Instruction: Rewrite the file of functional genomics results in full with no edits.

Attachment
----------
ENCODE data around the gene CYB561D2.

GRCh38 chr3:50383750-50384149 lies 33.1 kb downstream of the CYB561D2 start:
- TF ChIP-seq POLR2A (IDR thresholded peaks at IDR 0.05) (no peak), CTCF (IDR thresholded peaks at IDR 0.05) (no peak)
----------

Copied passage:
ENCODE data around the gene CYB561D2.

GRCh38 chr3:50383750-50384149 lies 33.1 kb downstream of the CYB561D2 start:
- TF ChIP-seq POLR2A (IDR thresholded peaks at IDR 0.05) (no peak), CTCF (IDR thresholded peaks at IDR 0.05) (no peak)